The remains of more than 60 Columbian mammoths have been unearthed in Xaltocan, Mexico. There are adult males and females as well as young specimens. They likely died after getting stuck in the mud of an ancient lake or the swampy terrain left in its wake once it dried up.
The mammoth bones were found 12 miles from Tultepec where in a global first, a mammoth hunting trap deliberately set by humans was discovered. There is no evidence of human hunting, although it’s possibly people took advantage of the opportunity to take down a giant while it was stuck in the mud. So far no evidence of butchering has been found on the bones either.
The bones of other Pleistocene animals, including bison and camel, were also found there. The hundreds of bones recovered from the site are currently being stabilized, analyzed and classified. When that work is done, we’ll have a more precise figure for the total number of mammoths and other megafauna. Researchers will also investigate their ages at time of death, diets and any injuries and diseases.
National Institute of Anthropology and History (INAH) archaeologists began surveying the former Santa Lucía Military Air Base, site of the future General Felipe Angeles International Airport, in October 2019 to salvage any archaeological and paleontological materials before construction. They opened 23 trenches on the land; osteological remains were found in three of them. In the pit closest to what was once the shore of Lake Xaltocan, the osteological remains are in much better condition that the ones found where the prehistoric lake was deepest.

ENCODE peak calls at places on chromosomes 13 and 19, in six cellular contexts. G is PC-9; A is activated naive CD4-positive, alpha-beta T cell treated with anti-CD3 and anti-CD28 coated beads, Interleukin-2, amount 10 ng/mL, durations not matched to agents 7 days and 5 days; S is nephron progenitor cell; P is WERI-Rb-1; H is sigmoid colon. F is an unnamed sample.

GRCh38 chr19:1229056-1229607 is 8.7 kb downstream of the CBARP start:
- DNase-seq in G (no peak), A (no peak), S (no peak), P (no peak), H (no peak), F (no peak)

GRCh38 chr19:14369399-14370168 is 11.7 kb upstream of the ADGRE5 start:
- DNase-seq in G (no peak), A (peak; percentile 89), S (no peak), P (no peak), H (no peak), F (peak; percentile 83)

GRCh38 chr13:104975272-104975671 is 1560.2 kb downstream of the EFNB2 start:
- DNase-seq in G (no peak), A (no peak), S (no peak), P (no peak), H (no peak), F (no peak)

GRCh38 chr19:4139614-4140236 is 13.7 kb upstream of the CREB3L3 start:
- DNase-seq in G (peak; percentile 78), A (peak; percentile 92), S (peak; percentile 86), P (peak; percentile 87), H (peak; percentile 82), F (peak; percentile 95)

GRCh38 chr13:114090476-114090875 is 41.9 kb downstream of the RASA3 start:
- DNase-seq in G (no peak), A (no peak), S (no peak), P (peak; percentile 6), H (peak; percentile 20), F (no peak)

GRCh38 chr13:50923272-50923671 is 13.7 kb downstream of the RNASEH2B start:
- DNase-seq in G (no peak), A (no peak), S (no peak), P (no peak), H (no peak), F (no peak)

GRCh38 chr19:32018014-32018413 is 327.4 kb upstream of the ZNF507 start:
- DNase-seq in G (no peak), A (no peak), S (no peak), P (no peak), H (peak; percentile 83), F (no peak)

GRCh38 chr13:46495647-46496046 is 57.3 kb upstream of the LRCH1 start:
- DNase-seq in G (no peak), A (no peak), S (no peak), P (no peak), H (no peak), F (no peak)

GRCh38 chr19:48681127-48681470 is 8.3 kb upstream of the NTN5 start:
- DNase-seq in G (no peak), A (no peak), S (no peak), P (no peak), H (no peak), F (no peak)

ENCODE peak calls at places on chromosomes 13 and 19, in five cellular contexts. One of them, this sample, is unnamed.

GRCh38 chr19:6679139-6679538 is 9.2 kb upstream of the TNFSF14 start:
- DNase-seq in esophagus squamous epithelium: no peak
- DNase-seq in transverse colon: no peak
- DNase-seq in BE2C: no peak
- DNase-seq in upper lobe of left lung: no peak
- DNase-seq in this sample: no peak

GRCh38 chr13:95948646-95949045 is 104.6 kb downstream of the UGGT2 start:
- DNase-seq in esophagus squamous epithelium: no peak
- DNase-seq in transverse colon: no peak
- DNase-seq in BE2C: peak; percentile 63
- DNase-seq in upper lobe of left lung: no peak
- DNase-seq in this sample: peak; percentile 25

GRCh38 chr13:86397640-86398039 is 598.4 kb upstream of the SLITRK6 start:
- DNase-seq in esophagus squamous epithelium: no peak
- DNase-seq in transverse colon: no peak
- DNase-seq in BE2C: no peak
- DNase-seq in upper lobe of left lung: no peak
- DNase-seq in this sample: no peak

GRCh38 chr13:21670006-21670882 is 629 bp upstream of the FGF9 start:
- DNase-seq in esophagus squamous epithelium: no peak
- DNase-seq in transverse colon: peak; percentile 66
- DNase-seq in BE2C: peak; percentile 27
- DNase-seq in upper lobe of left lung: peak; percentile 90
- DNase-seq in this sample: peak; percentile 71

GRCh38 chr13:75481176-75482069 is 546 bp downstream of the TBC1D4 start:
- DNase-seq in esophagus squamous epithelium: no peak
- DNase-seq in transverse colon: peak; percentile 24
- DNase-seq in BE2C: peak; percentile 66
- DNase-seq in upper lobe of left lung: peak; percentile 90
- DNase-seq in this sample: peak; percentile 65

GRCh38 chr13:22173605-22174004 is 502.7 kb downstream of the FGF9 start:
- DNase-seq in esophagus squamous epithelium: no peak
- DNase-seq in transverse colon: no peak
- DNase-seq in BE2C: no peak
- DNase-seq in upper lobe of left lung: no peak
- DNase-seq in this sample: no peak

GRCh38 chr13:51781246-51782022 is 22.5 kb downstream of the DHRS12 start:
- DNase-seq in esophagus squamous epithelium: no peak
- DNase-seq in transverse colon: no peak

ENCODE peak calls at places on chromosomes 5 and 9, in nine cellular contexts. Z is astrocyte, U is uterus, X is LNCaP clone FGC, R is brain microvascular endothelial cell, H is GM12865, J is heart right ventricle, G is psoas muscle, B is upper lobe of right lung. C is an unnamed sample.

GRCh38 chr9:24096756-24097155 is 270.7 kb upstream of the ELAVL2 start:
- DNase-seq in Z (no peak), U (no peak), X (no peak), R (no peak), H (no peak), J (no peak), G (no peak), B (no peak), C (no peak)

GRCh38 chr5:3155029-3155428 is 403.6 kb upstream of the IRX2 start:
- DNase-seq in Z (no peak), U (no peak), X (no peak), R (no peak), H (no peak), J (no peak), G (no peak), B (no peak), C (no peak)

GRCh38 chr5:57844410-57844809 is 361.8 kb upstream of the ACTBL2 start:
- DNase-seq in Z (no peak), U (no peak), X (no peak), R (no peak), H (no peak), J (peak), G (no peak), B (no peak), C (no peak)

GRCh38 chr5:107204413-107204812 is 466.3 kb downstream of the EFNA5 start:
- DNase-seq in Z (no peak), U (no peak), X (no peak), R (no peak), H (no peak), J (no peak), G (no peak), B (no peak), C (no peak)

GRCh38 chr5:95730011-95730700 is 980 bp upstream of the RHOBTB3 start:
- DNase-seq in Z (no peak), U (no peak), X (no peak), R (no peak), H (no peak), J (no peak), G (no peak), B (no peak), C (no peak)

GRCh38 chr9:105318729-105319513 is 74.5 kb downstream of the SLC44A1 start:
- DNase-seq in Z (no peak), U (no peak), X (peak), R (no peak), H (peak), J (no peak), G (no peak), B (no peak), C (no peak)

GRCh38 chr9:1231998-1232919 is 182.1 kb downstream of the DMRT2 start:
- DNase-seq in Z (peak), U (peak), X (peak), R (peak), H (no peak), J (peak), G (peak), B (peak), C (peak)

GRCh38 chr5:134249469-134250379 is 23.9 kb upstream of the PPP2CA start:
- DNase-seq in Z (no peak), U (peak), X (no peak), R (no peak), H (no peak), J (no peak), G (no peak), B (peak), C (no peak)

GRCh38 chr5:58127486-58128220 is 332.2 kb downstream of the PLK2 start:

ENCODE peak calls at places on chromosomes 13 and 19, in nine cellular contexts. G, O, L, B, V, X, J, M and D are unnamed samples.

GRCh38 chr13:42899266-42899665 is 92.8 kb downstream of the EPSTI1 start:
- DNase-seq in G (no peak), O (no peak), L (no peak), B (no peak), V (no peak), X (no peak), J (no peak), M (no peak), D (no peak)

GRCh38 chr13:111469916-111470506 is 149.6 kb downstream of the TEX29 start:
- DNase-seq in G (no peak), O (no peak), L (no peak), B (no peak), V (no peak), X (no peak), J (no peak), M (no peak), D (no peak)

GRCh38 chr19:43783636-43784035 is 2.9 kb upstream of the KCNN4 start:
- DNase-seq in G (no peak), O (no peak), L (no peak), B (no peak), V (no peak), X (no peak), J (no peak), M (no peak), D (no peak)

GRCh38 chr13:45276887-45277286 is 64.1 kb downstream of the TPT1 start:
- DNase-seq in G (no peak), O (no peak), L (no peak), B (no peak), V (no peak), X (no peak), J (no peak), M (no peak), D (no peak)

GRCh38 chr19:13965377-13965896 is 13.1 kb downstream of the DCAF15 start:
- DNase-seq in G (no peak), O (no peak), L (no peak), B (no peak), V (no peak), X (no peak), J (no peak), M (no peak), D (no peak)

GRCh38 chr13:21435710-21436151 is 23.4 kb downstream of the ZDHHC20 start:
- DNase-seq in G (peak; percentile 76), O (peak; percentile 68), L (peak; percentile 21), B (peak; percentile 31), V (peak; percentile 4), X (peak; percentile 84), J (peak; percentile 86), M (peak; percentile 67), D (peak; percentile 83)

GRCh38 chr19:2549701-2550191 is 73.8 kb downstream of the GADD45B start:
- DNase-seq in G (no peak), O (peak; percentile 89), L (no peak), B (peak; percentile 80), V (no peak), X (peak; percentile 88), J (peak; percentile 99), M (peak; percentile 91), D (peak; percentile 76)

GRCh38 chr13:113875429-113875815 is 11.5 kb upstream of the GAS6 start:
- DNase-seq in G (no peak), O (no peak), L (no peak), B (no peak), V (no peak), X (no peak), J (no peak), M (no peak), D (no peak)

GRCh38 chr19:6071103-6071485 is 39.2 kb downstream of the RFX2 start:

Human remains were also discovered at the Xaltocan dig, but they were far more recent, dating to the pre-Hispanic period. About 15 individual burials were found. Some of them were interred with grave goods including pots, bowls and clay figurines. The ceramic types indicate the burials date to the Postclassic period (950-1521 A.D.).
These finds will not prevent the construction of the new airport, but there is a proposal under consideration to create a museum that would be integrated into the airport complex.